FC: San Jose rejects censorware in libraries (fwd)

Rohit Khare (khare@w3.org)
Mon, 29 Sep 1997 16:50:22 -0400 (EDT)

Date: Thu, 25 Sep 1997 08:22:38 -0400
From: Dave Banisar <banisar@epic.org>
To: Declan McCullagh <declan@well.com>

San Jose rejects
library computer filters

`Children Internet zones' an 8-3 loser in city council vote

Previous coverage: Families, Libraries and the Internet

Published: Sept. 24, 1997

Mercury News Staff Writer

Software designed to block pornography on the World Wide Web
will not be installed on computers in San Jose libraries, the city
council decided Tuesday after a 90-minute debate that invoked
comparisons to everything from the iron grip of Communist China
to the demented mind of Ted Bundy.

``I can't think of anything worse than government and politicians
getting into the role of censors,'' said Mayor Susan Hammer, as
she led an 8-3 vote to reject a proposal by Councilwoman Pat
Dando to create ``children Internet zones'' in which the software
filters would be installed.

Dando argued that filters are necessary to keep kids from seeing
obscene material that courts clearly have declared to be illegal. To
make her point, she distributed to her council colleagues a printout
of a Yahoo! search that produced 219 Web addresses in response
to a request for sites with the words ``XXX Naked Pictures.''

Modifying an earlier proposal that would have prohibited children
younger than 18 from using Internet terminals without filters,
Dando said Tuesday she wanted children restricted to filtered
machines unless they had received permission from their parents to
use unfiltered computers.

But council members who voted in the majority said they
supported the library's policy of unfettered access to all materials
for all San Jose residents. They also indicated that the installation
of filters might amount to fixing a problem that doesn't really exist
because people generally don't look at pornography on library computer
terminals that purposely are
located in open areas to discourage such use.

``I have not heard any evidence that we have problems in the library,''
said Councilman Frank Fiscalini.

City Librarian Jane Light told the council that she had received ``far
more calls from the media than from
citizens or parents about this.''

San Jose has about 60 terminals with Internet access in its 18 libraries.

Light said that although the idea of keeping children from seeing harmful
material has merit, the
installation of filters would put the city on ``a slippery slope of
censorship.'' She also argued that
parents alone have the right to determine what's appropriate for their

Filter opponents said software that blocks web addresses on a site-by-site
basis -- after the filter provider
has reviewed the content -- requires the provider to exercise judgment on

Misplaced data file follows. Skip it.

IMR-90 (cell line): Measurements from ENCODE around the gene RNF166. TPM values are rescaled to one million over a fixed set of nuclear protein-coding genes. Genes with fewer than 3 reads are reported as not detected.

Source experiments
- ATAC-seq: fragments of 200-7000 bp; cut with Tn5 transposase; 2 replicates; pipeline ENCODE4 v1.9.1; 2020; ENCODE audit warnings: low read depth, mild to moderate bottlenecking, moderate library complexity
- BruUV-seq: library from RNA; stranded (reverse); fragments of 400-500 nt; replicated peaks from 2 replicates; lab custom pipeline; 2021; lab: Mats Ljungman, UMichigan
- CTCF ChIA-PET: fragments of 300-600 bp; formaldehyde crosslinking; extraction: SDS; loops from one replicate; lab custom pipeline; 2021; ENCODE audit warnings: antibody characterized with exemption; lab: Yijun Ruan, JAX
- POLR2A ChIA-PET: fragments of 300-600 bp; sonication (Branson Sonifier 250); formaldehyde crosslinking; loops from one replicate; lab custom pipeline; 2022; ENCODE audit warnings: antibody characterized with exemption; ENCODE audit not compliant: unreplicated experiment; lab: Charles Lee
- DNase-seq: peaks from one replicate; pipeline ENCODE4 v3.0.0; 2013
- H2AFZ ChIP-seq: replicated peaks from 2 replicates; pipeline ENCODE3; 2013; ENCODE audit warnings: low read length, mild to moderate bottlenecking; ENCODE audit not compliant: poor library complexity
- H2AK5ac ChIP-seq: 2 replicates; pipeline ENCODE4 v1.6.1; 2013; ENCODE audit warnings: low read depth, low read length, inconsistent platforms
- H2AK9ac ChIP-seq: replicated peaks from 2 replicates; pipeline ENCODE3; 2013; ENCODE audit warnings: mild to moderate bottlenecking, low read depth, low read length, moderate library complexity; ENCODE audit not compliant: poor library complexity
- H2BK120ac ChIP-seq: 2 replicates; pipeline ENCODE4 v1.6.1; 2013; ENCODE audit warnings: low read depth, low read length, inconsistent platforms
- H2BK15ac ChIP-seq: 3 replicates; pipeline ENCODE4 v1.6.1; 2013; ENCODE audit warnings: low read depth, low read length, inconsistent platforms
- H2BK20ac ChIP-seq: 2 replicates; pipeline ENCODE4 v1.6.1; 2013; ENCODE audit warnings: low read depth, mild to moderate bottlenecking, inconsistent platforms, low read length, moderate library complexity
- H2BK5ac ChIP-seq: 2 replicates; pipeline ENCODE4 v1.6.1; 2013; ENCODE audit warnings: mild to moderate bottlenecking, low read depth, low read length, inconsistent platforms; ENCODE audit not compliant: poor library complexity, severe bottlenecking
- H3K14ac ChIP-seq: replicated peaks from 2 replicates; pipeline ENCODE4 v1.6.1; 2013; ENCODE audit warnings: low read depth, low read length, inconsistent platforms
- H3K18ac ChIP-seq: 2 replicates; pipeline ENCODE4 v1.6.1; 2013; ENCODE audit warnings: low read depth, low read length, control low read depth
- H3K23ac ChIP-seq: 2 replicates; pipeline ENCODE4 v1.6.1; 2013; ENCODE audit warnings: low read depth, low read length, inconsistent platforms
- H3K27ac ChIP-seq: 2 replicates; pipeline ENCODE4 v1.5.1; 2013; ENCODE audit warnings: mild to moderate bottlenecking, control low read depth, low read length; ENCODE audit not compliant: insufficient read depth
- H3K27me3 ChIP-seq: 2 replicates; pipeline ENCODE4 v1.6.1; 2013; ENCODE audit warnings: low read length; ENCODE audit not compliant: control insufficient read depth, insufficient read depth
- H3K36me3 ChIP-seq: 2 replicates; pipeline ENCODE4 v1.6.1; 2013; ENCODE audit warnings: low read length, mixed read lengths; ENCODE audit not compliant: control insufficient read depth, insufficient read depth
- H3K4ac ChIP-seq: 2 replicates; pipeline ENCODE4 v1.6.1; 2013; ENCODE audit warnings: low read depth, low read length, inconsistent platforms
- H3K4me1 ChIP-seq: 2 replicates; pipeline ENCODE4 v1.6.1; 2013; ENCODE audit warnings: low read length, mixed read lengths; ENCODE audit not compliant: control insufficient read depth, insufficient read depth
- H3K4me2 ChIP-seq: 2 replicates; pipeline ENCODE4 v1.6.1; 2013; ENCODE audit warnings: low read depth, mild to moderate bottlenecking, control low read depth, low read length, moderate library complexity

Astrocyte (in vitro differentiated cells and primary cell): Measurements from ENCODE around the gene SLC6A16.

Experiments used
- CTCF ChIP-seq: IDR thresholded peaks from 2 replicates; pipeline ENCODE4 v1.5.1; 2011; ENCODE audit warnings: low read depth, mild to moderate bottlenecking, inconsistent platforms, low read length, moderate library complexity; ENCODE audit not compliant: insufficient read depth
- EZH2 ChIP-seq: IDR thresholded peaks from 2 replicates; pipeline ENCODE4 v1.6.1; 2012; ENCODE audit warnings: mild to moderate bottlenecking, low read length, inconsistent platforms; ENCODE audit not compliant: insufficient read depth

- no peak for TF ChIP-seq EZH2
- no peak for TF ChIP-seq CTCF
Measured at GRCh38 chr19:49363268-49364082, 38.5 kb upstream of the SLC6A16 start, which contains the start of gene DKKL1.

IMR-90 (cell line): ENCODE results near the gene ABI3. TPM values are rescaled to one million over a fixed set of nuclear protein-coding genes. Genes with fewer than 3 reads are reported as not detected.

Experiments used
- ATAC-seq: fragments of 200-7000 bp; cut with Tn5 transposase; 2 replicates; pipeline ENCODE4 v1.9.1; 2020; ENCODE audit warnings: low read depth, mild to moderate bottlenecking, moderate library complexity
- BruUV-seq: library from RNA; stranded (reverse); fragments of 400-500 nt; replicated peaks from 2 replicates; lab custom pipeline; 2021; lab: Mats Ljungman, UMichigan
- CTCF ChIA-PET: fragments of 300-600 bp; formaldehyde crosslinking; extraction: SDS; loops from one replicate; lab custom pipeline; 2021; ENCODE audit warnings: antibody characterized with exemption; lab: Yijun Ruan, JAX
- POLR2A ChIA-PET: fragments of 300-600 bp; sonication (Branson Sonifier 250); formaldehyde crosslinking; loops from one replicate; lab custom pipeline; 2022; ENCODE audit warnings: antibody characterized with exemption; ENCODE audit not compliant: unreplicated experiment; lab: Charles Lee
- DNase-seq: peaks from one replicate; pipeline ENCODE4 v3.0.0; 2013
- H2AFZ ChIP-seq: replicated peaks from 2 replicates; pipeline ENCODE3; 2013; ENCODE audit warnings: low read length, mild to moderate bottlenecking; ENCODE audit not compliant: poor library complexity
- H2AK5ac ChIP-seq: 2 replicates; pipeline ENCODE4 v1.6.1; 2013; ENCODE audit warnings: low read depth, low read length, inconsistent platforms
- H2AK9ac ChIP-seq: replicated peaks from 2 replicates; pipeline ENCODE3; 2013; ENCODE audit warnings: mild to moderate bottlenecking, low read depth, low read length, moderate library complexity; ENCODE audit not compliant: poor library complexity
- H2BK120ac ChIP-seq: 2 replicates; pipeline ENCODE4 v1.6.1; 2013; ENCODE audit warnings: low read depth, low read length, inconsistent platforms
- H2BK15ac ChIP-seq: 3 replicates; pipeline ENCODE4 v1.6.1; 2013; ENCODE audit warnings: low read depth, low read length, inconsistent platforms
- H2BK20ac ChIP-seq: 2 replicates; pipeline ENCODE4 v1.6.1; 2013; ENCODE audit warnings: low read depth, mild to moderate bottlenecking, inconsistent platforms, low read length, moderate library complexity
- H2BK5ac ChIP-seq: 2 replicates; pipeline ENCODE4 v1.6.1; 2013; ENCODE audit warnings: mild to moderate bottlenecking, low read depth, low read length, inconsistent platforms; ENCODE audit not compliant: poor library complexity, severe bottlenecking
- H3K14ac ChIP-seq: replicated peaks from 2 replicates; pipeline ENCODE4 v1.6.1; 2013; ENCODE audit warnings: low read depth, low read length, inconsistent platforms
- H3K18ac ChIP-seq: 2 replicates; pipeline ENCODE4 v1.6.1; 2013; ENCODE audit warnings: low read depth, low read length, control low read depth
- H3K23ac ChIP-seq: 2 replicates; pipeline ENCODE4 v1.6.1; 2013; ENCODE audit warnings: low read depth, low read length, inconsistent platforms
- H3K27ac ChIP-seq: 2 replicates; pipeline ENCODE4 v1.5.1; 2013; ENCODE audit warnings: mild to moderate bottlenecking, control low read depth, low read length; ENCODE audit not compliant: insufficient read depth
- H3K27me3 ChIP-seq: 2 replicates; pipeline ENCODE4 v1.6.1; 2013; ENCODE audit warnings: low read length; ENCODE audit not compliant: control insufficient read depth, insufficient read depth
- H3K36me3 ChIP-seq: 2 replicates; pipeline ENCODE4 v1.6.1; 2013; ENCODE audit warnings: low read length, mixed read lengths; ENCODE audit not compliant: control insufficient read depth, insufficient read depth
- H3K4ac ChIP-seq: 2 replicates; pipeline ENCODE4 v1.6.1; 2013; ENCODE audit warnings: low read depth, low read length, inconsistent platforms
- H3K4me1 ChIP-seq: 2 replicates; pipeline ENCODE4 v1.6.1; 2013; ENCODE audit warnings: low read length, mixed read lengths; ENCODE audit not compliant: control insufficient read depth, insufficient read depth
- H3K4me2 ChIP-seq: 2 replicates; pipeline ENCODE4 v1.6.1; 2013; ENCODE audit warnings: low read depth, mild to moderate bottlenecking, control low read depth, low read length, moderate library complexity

what people should or
shouldn't see.

And, filters that block sites automatically based on whether they include
particular words can prevent
access to valuable information -- on subjects such as safe sex or drug
abuse -- while failing to block out
some pornographic sites.

Members of the city's library commission, which has only an advisory role,
came out in force against
Dando's proposal.

The filtering proposal ``reminds me too much of Red China, where every
person who has an e-mail
account has to register with the police,'' said Polly Kam, a former
library commissioner originally from
Hong Kong.

``The latest trend in politics is to pass legislation to protect the
children,'' said Commissioner Stephen
Ferree. ``All too often, this results in removing the rights of the parent
and the rights of the child.''

On the other side, Beth Beebe, a parent of a three-year old, testified
that restricting children's access to
pornography is much like keeping them from buying alcohol or tobacco. She
said pornography also is
addictive to those who sample it.

``There is a Ted Bundy. . . to show the extreme example,'' Beebe said,
referring to the Florida serial

Members of a Gilroy parents group who are fighting to get the Santa Clara
County Library system to
install filters also testified in support of Dando's proposal and said
they were prepared to mount a
community campaign to back an idea that to date has been pushed mostly by
a single politician.

Entirely absent from the debate in the self-proclaimed Capital of Silicon
Valley was input from the
companies involved in the business of the Internet -- whether producers of
Internet hardware, filtering
software or World Wide Web content.

Dando was joined in her support for filters by Council members David
Pandori and Alice Woody.

Pandori said the city could ``set up a system that accommodates
everybody'' by allowing parents the
opportunity to choose whether their children could use filtered or
unfiltered machines.

Light, the city librarian, said such a system would be difficult to
implement in a city as large as San
Jose. She predicted most parents wouldn't act one way or another, leaving
it to the library to decide
whether children could or couldn't use unfiltered terminals.

Posted at 10:47 p.m. PDT Tuesday, September 23, 1997

David Banisar (Banisar@epic.org) * 202-544-9240 (tel)
Electronic Privacy Information Center * 202-547-5482 (fax)
666 Pennsylvania Ave, SE, Suite 301 * HTTP://www.epic.org
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